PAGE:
You know the saying, “Teamwork makes the dream work”? That’s the attitude that a growing number of distilleries have adopted. They’ve cross-pollinated spirits through collaborations with breweries, wineries, farmers and other entities in their areas.
Some seek to spotlight homegrown flavors or the impact of terroir; others want to support local businesses; and still others just can’t resist experimenting with whatever materials are at hand, even recently emptied barrels. The following projects illustrate how playing well with others can lead to some boundary-pushing bottlings.
Trail Distilling and J. Christopher Wines
Trillium Pink Pinot Gin and Trillium Barrel Reserved Gin
At first, Oregon City’s Trail Distilling just wanted to see what would happen.
“We wanted to experiment with our gin,” says Co-owner Sara Brennan. “We believe in supporting local businesses.”
While breweries or coffee roasters were briefly considered as collaborators, they didn’t seem like the right match with a floral, citrus-forward gin. It was a winery, specifically, Willamette Valley’s J. Christopher, that ultimately hit the sweet spot.
Trail makes two bottlings that use emptied casks from J. Christopher. The Trillium Barrel Reserved gin spends six months in a former wine barrel toasted by ReWine Barrels, another Oregon business. The other, Trillium Pink Pinot Gin, ages for two months in a freshly emptied barrel, which imparts a delicate blush.
Manifest Distilling and local citrus growers
Manifest Citrus Flavored Vodka
The original plan was to make gin, recalls Tom Johnson, partner and sales director at Manifest Distilling in Jacksonville, Florida. The idea was never to be a flavored vodka, a category Johnson dismissed as “an abomination.”
But as Manifest tested citrus peels as gin botanicals, “we knew right then we had the potential to make something incredible,” he says. “Living in Florida, fruit is our No. 1 agricultural product, and we wanted to pay homage to that.”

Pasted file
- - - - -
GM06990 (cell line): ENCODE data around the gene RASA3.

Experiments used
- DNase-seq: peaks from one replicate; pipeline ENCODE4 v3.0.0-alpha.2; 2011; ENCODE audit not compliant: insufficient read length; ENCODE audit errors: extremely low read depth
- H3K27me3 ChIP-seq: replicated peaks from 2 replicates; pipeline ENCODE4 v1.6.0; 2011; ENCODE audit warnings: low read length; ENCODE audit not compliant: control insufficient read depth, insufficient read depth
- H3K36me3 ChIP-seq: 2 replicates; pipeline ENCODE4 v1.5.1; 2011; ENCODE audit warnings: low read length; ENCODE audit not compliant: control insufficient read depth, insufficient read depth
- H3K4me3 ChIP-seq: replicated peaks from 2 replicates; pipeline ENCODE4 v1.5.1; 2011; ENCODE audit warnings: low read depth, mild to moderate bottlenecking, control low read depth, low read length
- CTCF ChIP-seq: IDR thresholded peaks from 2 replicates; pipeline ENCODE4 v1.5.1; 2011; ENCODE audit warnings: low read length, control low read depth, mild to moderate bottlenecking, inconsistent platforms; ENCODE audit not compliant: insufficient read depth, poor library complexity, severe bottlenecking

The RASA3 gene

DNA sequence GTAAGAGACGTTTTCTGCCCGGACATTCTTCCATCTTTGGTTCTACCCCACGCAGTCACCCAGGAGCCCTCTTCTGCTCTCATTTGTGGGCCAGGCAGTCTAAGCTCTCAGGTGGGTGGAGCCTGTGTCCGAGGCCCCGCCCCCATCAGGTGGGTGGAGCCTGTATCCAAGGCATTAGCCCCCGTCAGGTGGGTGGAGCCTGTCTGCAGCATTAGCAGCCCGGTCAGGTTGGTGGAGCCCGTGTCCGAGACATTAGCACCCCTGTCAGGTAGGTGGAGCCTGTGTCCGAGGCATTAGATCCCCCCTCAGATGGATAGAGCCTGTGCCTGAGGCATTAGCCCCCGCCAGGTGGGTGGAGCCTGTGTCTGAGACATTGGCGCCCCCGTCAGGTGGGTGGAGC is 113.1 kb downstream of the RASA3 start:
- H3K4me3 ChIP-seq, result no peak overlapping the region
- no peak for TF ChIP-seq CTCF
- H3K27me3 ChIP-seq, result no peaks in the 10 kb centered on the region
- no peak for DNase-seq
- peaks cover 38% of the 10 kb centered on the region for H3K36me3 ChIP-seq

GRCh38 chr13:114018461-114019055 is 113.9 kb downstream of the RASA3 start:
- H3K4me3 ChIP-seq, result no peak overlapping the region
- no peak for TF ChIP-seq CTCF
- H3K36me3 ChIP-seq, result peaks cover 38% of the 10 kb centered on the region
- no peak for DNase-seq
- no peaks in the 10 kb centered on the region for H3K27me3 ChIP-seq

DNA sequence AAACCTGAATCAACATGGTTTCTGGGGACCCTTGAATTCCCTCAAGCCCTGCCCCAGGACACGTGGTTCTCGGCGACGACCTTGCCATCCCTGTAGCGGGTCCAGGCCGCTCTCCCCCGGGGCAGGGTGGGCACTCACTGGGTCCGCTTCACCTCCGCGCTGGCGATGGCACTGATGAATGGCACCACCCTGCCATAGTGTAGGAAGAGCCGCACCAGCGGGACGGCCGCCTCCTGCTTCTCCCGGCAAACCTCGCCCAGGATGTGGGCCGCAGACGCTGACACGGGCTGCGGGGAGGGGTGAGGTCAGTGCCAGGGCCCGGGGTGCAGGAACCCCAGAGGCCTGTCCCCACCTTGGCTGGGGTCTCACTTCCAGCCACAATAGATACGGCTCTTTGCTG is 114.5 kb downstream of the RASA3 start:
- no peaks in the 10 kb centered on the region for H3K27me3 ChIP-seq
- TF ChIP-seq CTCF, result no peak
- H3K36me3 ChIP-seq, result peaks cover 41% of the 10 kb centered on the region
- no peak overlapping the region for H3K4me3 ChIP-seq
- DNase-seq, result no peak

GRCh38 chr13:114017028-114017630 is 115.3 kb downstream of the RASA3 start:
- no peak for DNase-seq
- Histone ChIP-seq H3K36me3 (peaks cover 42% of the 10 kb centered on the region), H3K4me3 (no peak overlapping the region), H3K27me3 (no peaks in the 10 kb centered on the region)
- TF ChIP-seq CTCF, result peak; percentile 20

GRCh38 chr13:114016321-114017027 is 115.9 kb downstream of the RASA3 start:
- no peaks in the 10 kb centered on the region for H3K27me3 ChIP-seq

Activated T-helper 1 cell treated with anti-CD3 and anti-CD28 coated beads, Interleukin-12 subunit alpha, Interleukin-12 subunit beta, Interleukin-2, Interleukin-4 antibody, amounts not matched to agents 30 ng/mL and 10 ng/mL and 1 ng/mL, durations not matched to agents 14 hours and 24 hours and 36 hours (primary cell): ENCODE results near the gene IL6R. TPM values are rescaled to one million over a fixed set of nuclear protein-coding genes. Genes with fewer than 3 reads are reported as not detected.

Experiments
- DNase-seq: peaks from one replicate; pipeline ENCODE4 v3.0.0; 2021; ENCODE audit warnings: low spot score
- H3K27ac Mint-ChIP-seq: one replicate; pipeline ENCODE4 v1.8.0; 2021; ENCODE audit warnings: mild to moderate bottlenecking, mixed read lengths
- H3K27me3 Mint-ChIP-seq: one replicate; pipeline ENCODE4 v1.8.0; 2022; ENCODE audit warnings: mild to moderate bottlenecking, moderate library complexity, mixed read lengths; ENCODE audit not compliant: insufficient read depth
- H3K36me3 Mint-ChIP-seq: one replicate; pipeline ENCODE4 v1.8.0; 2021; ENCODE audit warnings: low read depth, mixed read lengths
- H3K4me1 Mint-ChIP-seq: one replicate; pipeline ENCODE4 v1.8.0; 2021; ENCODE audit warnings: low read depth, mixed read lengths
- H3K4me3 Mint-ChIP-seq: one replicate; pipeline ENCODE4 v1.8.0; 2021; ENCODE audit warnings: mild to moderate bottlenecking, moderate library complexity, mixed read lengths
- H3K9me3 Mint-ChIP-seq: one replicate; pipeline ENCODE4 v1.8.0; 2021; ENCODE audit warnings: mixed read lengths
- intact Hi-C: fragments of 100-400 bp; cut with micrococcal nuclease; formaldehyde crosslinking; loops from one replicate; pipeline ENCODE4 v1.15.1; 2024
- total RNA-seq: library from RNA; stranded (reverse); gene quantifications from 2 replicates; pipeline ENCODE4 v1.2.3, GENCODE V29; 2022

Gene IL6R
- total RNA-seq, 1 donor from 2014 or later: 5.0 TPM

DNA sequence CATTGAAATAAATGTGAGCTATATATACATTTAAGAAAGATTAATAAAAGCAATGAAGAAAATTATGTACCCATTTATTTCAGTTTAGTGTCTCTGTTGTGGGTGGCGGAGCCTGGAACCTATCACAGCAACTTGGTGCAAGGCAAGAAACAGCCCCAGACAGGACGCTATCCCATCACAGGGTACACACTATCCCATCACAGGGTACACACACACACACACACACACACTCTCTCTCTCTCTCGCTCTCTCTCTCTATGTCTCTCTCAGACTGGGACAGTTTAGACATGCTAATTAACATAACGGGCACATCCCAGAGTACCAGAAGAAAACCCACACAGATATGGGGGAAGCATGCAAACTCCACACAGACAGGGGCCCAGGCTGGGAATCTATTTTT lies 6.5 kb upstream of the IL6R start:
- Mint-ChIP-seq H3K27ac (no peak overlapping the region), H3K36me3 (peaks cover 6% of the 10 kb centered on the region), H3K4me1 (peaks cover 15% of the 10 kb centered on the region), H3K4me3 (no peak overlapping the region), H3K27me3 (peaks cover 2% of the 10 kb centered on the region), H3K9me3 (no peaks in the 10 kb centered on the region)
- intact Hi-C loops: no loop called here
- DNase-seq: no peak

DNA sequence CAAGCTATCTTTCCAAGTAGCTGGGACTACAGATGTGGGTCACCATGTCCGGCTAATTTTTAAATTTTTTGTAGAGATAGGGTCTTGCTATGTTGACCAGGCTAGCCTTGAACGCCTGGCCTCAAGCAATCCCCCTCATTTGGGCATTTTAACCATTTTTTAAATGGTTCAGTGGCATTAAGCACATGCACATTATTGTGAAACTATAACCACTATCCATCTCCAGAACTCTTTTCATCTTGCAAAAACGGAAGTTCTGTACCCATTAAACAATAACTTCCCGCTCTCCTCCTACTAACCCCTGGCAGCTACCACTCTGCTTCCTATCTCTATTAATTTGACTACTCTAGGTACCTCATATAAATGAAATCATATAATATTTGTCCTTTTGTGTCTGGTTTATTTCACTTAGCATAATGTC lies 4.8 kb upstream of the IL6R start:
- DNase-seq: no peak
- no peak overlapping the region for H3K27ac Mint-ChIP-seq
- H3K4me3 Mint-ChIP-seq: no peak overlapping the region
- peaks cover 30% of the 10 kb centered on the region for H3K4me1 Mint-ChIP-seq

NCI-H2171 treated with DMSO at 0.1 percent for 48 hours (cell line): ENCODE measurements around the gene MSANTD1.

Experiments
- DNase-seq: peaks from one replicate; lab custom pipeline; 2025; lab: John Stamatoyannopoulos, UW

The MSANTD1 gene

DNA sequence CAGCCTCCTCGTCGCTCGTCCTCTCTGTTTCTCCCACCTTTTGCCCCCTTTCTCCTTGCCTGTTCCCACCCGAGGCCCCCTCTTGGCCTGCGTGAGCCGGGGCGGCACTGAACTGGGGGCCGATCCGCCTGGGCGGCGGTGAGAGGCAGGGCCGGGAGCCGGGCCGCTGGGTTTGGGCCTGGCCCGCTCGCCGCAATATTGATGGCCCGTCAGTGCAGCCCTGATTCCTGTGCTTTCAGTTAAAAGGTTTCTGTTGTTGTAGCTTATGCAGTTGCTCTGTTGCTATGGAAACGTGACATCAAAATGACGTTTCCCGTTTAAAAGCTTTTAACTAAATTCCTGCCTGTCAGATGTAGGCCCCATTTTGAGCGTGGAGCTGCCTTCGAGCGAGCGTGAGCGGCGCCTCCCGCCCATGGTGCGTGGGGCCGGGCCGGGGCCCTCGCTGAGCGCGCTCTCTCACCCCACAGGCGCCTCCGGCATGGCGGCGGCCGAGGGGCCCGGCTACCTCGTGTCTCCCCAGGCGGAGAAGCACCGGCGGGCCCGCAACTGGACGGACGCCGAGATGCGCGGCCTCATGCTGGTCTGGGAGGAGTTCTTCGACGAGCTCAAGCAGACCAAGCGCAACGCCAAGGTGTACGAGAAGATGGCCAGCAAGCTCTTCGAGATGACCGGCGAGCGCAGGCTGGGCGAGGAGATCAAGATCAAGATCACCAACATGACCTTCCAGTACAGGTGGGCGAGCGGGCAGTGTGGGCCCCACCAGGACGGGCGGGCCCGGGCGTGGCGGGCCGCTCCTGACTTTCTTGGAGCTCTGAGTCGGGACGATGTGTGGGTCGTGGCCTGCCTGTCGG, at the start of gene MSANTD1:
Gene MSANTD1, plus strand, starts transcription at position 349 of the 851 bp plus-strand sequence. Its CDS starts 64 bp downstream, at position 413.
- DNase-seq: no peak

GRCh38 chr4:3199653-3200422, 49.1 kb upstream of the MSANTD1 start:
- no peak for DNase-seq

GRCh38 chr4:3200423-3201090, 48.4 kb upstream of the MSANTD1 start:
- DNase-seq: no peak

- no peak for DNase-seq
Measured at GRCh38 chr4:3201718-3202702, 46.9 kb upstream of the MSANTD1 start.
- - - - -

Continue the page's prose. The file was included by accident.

Two years later, Manifest macerated its potato vodka with a blend of 60% orange, 20% lemon and 20% grapefruit peels, all sourced from local groves. The first batches used fruit from North Florida farmer Cecil Nelson. When he passed away in 2018, Manifest began to work with Sun Harvest Citrus, a grower and juicing facility. While the percentage stays constant, the varieties change throughout the year, depending on what’s ripe. Familiar navel or Valencia oranges may figure into the mix, as could sweet-tart Temples or Honeybell tangelos, which result in nuanced variations in each batch.
Westland Distillery and Black Raven Brewing Co.
Beer cask-finished whiskey
But the distillery’s new cask-exchange program with breweries, a huge part of the creative landscape in the Pacific Northwest, “is yet another way Westland is working to express a sense of place in our whiskies,” says Scott Sell, the distillery’s director of operations.
The project began in response to requests from local producers for emptied whiskey casks, he says. Rather than sell them, Westland loans casks to brewers on one condition: Send them back when you’re done.